Northwest Warns Workers About Concerns Over Noise Dispute
EAGAN, Minn. (AP) _ In a move to block additional noise restrictions at Minneapolis-St. Paul International Airport, Northwest Airlines has warned employees that jobs will be lost if the airline can’t use older, noisier planes until it gets new, quieter models.
In a three-page letter dated Jan. 3, Northwest urges employees to contact Minneapolis City Council Member Steve Cramer, whom it calls ″particularly vocal on the current noise issue.″
The letter asks the employees to tell Cramer in their own words:
″You are a Northwest employee. You live in Minneapolis. Aircraft noise is a price we pay to live near an airport. Unreasonable noise restrictions limiting the use of certain aircraft like the DC9-40 will hurt Northwest, its employees and the local economy. Let’s work together to address noise concerns.″
The letter also urges Northwest employees to contact Cramer before a Jan. 23 meeting of the Metropolitan Aircraft Sound Abatement Council, at which Northwest is expected to ask the council to approve the use of about 14 older and nosier airplanes until Northwest can take delivery on new and quieter planes over the next 10 years.
The letter noted that some of Cramer’s constituents live under flight paths and have complained about noise.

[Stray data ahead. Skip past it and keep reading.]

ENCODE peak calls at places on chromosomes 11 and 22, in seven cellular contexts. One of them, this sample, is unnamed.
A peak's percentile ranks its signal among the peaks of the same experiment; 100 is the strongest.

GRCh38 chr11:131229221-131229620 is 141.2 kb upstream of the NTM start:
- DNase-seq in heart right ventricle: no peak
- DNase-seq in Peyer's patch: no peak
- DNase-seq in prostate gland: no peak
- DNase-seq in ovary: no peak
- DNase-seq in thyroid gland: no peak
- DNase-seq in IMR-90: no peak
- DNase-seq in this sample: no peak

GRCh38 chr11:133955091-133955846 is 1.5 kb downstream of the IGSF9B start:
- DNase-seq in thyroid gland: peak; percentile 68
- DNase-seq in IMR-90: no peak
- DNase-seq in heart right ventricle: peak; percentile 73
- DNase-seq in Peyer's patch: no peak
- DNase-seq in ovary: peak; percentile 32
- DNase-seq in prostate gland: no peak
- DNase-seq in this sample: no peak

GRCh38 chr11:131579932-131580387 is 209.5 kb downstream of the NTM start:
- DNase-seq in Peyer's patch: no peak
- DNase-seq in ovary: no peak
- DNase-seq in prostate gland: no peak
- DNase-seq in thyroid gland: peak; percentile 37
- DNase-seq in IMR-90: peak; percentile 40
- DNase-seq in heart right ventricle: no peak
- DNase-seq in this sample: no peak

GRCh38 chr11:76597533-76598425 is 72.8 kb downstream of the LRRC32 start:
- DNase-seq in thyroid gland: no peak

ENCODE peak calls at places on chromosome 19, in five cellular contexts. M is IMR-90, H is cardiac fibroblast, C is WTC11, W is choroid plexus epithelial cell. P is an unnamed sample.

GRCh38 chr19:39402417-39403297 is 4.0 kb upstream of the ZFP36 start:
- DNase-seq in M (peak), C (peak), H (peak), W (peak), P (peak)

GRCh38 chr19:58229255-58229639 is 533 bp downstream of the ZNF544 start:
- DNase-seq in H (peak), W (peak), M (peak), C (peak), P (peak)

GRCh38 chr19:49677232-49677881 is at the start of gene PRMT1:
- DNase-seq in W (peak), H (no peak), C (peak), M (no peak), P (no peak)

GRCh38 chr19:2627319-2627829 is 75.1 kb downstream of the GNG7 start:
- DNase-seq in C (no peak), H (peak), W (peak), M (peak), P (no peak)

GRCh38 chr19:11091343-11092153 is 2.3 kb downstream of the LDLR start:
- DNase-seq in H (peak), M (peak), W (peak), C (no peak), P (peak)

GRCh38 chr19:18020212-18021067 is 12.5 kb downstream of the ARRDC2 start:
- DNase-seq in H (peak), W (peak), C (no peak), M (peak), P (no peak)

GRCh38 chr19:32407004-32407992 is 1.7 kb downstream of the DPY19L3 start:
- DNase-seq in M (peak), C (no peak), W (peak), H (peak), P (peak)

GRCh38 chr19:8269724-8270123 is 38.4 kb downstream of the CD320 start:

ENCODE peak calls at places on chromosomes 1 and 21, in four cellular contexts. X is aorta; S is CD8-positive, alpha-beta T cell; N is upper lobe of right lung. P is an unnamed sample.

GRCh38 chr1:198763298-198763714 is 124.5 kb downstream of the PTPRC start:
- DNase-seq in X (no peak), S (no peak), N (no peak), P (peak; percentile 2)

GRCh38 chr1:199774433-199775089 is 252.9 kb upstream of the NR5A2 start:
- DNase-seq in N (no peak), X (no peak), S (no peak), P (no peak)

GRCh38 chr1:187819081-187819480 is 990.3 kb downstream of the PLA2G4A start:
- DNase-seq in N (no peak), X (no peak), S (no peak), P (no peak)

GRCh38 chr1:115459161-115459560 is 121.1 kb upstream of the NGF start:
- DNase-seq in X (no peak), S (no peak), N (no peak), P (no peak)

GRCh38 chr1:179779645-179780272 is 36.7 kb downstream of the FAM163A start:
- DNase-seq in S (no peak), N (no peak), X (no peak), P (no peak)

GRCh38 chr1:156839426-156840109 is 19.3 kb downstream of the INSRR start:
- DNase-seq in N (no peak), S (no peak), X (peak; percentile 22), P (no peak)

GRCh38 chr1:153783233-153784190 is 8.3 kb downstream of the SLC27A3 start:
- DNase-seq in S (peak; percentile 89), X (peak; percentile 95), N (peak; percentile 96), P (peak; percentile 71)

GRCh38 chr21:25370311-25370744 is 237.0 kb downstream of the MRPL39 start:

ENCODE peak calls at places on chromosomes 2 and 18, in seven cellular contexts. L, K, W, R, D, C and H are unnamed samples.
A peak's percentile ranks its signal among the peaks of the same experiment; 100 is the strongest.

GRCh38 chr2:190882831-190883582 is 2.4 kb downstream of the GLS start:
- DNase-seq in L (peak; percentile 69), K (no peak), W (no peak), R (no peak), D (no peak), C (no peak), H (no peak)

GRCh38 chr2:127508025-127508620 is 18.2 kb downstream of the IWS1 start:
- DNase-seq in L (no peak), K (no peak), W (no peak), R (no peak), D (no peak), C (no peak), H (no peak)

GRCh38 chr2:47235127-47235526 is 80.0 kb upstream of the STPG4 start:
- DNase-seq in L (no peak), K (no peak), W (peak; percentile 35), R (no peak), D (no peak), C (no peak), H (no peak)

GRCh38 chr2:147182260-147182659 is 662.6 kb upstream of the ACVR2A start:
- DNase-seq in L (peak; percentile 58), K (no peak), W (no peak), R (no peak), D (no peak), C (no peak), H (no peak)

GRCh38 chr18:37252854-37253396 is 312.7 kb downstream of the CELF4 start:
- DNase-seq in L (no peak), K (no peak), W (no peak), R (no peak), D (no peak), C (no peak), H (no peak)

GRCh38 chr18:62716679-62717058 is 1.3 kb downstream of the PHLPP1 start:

″But hundreds of Mr. Cramer’s constituents are Northwest employees like you,″ the letter says. ″These employees’ livelihoods could be adversely affected by restrictions on Northwest’s fleet operations. Mr. Cramer needs to be reminded that Northwest employees are also his constituents. ... Your job could be threatened by the actions of Mr. Cramer and other MASAC (Sound Abatement Council) members.″
The letter is signed by Tim Thornton, Northwest’s executive vice president and general counsel; Greg Averill and H.T. Dodge, vice chairmen of the local unit of the Air Line Pilots Association; Guy Cook, president of District Lodge 143 of the International Association of Machinists, and Bruce Retrum, secretary-treasurer of Teamsters Local 2747.
Cramer, a Minneapolis representative on the Sound Abatement Council, said Northwest’s letter ″underscores an apparent new confrontational approach that they are taking, which I don’t think in the end will be productive.″
He also said that if Northwest asks the council to endorse the use of the older planes, he will vote against it.
″That’s like asking people to endorse being hit over the head with a baseball bat,″ Cramer said.
Being formed is a committee that would propose policies to increase the use of newer, quieter planes at the airport. The committee is expected to study ordinances that would require airlines to use a certain percentage of quieter planes.